An overview of the concept of problem solving in clinical practice, and how to go about writing an article to be submitted.
- Medical Journalism
- Paediatric Practice
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Know the rules well, so you can break them effectively. Dalai Lama XIV
The hell with the rules. If it sounds right, then it is. Eddie Van Halen
Problem solving in clinical practice (PSICP) is an unusual section for a medical journal, albeit in an educational supplement. I have always been a fan of the format we use, but since having taken over as section editor and looking at the submitted articles, I think that an overview of how it works is in order.
Please do not take the following recommendations as being set in stone. The one thing which made me reticent to write this article is the thought that potential authors who may have a novel approach to writing an article may feel that they are constrained by ‘the format’. As with most things, the rules are there to be broken: but to break them you must have a reason. I have received several novel articles, and I love it when authors use an innovative style to get their point across. A recent example1 involved the authors taking us through how they dealt with an unfamiliar situation as it progressed, a refreshing contrast to the omniscient perspective from which most medical articles are written.
The reason for this article is, however, to guide those who feel that a PSICP is just another case report: it certainly is not. The main distinction is that a case report is usually about one disease. PSICP articles try to draw on many aspects of a case to get a variety of learning points across. The case is the glue that holds the article together and keeps the reader's interest. A good rule of thumb is that if more than a third of the space is taken up with the final diagnosis, then it is a case report rather than a PSICP article.
As most of these articles will be about patient cases, then it is vital that consent is gained from patients/families if you are using actual patient information. The consent form can be found online (group.bmj.com/products/journals/patient-consent-forms). We do accept articles that are based on amalgamated patient histories and investigations which are used to stress a point. We would therefore suggest caution for anyone attempting to accrue data for any series using our patients. It should be clearly stated at the start of the article that this is the case, and all steps should be taken to ensure anonymity. We will not be able to accept articles where we feel that confidentiality is compromised in any way, and so a real case with consent given is usually the best option.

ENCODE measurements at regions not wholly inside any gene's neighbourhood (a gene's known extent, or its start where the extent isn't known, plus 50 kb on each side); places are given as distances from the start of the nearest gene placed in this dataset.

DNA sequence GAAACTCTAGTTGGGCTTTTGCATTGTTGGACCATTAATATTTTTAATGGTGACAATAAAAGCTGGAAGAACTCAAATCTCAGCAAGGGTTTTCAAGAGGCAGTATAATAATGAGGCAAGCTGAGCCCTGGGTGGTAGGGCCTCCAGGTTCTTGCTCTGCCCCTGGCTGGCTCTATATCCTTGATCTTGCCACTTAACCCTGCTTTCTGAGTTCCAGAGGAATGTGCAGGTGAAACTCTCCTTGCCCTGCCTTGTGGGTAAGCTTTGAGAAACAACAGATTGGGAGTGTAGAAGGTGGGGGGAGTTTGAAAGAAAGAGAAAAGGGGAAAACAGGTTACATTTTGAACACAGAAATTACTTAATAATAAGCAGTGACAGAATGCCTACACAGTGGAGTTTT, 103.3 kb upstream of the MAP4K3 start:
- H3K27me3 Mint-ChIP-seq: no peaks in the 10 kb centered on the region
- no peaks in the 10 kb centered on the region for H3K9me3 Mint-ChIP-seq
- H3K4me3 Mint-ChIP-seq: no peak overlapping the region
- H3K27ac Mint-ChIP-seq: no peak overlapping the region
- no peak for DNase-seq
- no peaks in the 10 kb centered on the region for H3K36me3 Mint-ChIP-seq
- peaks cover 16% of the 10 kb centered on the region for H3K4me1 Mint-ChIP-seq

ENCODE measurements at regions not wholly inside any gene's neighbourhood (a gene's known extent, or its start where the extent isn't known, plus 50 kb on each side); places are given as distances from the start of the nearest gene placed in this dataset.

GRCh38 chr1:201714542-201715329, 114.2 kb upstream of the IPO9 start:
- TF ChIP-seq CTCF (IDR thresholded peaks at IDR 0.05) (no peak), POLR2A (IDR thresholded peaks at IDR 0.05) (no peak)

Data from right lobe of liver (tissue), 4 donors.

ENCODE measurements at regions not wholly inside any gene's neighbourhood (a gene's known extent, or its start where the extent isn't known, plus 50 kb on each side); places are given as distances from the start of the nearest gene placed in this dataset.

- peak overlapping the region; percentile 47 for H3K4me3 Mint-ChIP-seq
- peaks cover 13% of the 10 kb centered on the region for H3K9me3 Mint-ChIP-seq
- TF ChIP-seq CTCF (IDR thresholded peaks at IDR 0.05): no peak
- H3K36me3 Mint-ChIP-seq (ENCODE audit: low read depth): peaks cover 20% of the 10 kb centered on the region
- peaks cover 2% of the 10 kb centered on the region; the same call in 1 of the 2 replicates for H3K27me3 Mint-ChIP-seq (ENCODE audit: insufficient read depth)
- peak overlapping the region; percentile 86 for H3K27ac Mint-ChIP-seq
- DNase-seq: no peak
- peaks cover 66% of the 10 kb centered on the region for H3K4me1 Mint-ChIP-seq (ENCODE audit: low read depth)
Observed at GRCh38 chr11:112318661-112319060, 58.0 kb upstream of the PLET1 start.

Let your imagination run wild. Obviously, the majority of articles will be about clinical cases, but try to think about your working practice. When have you needed to ‘Solve Problems’? I am very keen to receive articles on subjects as diverse as managerial problems; trainee or trainer problems; ethical or legal problems; complaints; language or cultural problems; and so on. As long as it relates to practice as a paediatrician and is educational, then we are happy to receive it. You do not necessarily have to dedicate a whole article to this (although you may if you wish), but do not be afraid to add some points covering these areas to an otherwise clinically focused article.
These are essentially educational articles, and with that in mind it is good to consider who the target audience is. Our hypothetical reader is a jobbing paediatrician working in secondary care, although the format will extend to primary or tertiary care paediatrics. This works as a good baseline for the vast majority of our readership. If you keep this in mind, you will often avoid pitfalls in overexplaining or underexplaining themes as well as keeping your themes relevant.